Leonard used a OP-1 sampler on his trip, which collects sounds and turns them into an instrument. This helped him capture hints of the journey using ocean waves, chains, rocks, sirens, subways, trees, and anything that made a sound in his surroundings. As the songs would unfold, sounds were used very intentionally on the album. Capturing the wind to use as a “heartbeat” sound and ocean waves for the song “Heaven Meets Earth,” it portrays the earth being sung into existence, so the listener is welcomed into a very tangible reality of their findings. This also happened when the band took their songs on the road for the first time.

Deciding to playing the entire record live when it was newly released was a little terrifying as Leonard put it, but a sweet experience when acted in obedience. Leonard shares, “Once we started doing it, it felt like people entered into a different space and we can take the pressure of having to create these moments and allow these moments to just kind of happen and it was really cool to see the different things that would stick out on different nights.”

He expands, “When you start looking at stories and when you start telling these stories, it encourages them (the audience). It inspires them and allows people to dive deeper into their own stories. I feel like that is worship when you unlock that ability for people to ask questions and feel things. We feel like this one has really hit a different spot than what we’ve hit in the past.”

When asked about how important it is for them to remain true to their worship roots, Leonard confesses it is always at the center of what they do. He says, “If people aren’t allowed to connect with it or enter into that space, for us, it just hasn’t worked. Even with this record, it was a little bit different because, it felt like it wasn’t as congregational, which was kind of different for us to kind of enter into that space and saying, what if this record is for individuals? Or, what if it is for churches to sing? But we allowed ourselves to kind of ask questions and say, is it still true to the Word of God? Is this still true to the heartbeat of what God is still speaking and we felt like it was.”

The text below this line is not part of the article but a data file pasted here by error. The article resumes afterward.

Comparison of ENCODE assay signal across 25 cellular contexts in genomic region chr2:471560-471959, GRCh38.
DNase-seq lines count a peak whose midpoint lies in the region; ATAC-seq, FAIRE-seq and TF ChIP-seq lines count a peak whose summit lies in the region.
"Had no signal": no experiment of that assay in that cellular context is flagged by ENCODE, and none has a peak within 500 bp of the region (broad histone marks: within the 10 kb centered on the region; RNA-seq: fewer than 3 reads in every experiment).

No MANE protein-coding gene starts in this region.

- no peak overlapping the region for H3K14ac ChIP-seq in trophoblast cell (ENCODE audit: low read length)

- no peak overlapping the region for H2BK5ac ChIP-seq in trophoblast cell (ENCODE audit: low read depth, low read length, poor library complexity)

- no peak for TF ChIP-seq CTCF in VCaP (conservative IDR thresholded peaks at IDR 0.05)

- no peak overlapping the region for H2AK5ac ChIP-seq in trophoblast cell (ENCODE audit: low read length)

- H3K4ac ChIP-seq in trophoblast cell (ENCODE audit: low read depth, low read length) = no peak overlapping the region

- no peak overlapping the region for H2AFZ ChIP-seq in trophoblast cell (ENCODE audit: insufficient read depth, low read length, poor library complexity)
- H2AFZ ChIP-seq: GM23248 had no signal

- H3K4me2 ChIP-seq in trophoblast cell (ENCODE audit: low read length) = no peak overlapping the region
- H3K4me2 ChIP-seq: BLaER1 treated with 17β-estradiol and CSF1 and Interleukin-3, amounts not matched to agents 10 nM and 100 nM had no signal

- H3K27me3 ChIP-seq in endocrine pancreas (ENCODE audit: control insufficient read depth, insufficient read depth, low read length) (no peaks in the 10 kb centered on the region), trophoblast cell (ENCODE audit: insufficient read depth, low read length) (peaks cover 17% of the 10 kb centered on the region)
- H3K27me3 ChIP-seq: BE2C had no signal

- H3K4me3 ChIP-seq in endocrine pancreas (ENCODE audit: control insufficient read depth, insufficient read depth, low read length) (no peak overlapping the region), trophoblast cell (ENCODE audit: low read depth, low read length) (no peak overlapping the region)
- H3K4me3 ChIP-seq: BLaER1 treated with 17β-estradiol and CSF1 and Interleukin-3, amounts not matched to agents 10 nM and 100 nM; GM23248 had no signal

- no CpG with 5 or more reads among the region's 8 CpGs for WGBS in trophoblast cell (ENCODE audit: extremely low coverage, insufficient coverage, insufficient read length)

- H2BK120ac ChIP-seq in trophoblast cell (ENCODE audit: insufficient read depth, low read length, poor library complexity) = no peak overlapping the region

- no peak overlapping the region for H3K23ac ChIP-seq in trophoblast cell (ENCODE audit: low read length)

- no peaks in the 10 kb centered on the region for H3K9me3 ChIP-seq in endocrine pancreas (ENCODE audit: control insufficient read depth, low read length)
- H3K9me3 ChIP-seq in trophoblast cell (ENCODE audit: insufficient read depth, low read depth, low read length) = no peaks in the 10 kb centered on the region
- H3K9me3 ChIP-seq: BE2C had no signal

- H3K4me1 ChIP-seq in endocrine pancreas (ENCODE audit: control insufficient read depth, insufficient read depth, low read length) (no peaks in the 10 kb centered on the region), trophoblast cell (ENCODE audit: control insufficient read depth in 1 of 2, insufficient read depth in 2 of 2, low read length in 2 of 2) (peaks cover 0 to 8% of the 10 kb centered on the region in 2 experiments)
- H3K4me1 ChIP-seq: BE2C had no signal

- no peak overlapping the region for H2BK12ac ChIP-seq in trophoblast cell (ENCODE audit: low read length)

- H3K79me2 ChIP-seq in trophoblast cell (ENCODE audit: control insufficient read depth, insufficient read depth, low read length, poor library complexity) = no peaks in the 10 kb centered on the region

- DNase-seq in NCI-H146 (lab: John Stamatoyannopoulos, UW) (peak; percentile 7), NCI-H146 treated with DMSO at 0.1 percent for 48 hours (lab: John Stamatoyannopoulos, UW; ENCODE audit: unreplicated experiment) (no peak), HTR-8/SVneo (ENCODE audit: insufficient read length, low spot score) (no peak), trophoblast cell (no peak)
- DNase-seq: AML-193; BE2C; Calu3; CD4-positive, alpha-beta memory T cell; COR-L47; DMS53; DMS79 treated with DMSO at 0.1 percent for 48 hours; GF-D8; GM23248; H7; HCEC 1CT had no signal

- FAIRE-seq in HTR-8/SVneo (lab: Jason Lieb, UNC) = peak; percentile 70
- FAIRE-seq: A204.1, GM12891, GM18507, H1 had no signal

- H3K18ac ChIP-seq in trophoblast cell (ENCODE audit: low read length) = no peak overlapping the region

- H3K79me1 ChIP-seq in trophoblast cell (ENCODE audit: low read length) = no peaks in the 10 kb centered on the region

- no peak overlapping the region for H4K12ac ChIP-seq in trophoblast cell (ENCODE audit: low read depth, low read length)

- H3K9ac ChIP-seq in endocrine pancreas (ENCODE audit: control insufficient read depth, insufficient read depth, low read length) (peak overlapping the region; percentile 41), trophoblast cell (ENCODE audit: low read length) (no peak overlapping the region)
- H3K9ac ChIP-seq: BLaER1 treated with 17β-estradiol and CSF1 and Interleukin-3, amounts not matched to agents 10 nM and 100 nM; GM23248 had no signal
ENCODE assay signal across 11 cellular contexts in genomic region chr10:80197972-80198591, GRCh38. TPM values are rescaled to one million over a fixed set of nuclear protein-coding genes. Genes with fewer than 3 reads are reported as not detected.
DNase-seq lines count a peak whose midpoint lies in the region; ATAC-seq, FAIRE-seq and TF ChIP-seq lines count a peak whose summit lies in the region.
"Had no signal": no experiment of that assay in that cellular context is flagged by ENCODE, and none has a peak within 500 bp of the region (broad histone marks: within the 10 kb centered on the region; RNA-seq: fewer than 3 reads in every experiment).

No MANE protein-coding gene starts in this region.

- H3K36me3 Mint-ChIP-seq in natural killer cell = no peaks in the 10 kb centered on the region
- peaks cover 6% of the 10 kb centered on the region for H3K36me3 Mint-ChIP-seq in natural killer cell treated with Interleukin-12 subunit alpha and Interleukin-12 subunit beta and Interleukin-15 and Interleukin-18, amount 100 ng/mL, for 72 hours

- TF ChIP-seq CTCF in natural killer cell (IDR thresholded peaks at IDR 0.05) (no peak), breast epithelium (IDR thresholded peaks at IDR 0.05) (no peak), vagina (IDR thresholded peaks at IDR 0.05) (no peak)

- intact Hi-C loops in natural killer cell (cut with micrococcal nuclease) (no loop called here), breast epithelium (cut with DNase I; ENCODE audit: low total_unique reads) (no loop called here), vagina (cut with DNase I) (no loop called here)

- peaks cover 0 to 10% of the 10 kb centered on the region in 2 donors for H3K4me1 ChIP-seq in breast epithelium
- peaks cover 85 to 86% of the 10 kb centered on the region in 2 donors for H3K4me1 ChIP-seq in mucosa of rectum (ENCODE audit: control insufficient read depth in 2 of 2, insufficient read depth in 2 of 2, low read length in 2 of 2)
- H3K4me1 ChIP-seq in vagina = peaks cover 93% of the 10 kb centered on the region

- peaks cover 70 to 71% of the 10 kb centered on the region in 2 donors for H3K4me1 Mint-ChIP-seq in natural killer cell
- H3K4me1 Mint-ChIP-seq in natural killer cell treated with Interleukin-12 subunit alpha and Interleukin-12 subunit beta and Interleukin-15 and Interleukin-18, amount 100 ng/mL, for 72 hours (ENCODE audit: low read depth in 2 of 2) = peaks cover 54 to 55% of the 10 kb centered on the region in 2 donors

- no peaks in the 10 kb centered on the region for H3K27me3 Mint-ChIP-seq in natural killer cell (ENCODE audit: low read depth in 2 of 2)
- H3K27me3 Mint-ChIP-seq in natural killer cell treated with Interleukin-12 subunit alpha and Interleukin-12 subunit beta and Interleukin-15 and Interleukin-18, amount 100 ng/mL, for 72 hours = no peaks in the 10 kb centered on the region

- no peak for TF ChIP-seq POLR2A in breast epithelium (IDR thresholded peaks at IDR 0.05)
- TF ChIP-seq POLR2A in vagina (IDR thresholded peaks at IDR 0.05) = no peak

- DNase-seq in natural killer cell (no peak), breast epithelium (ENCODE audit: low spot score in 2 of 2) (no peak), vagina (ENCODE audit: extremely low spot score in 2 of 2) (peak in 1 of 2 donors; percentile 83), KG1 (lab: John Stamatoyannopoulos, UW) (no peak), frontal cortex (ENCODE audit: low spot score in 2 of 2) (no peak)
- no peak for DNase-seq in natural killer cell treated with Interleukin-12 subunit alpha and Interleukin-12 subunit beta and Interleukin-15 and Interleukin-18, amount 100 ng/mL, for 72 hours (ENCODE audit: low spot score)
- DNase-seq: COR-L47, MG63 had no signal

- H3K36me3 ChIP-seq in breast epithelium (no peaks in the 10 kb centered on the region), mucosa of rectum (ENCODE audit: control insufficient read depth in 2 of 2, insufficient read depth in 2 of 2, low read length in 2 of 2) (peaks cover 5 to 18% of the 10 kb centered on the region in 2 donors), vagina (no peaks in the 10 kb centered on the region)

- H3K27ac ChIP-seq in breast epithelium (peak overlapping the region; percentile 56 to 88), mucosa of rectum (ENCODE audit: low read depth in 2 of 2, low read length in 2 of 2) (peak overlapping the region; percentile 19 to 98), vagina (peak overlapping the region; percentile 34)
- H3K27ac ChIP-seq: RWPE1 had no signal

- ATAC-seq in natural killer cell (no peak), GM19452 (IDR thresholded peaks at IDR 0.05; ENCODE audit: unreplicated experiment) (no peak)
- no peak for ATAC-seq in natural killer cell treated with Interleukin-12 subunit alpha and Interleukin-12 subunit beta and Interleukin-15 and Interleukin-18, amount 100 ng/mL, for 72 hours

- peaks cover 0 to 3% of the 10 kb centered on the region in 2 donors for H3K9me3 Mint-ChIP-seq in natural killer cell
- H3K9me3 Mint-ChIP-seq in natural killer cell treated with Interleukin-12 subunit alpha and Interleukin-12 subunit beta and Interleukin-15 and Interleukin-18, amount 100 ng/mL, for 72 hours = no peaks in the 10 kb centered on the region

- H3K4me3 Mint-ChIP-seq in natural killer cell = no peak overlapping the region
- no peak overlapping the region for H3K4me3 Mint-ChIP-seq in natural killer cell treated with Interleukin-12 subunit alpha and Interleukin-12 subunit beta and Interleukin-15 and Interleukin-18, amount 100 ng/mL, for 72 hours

Another facet of the journey that they could have never dreamed to become a reality was their recent Grammy nomination for their album. Asking about the experience, Leonard was at a loss for words humbly commenting, “you create a piece of art and you never think something like that could be real, to be recognized for a piece like that. I still can’t really describe the feeling for the acknowledgement.”

In closing, we ended on a key theme on the album, grace. Desiring to look for the good and purposed to discover new gems about the people they’ve studied, Leslie and David decided to include John Calvin (usually cause for debate) in their project. The song “Creation Sings” encapsulates the message to show grace and echoes the spirit of what the church should look like today.

“I think for us, it allows us to say, okay, there might be things that we’ve heard or we know, but, what’s deeper in there? We chose him [Calvin] and we looked at his life and actually realized that he was a big part of bringing the singing of the Psalms into the church and bringing excellence of music into the church. So, that was pretty awesome to see that, to hear that. I mean I think it just allowed us to say, let’s put aside the things that we know and let’s actually dive deeper into each one of these guys’ stories and the things that we continue to find, that we continue to be inspired by, are still there.”

He continues, “I think that challenged us even in our own lives that we need to dig into people even when we do have differences. Even when there are things that don’t align with where I am right now but I can still love you and want to dig in to what that is. I think we would all be in better spots if we continue to respect and to show honor to people.”

For more on All Sons & Daughters visit http://allsonsanddaughters.com/ where you can check out their music, message, and merchandise including a “Poets and Saints” companion book and curriculum on church history.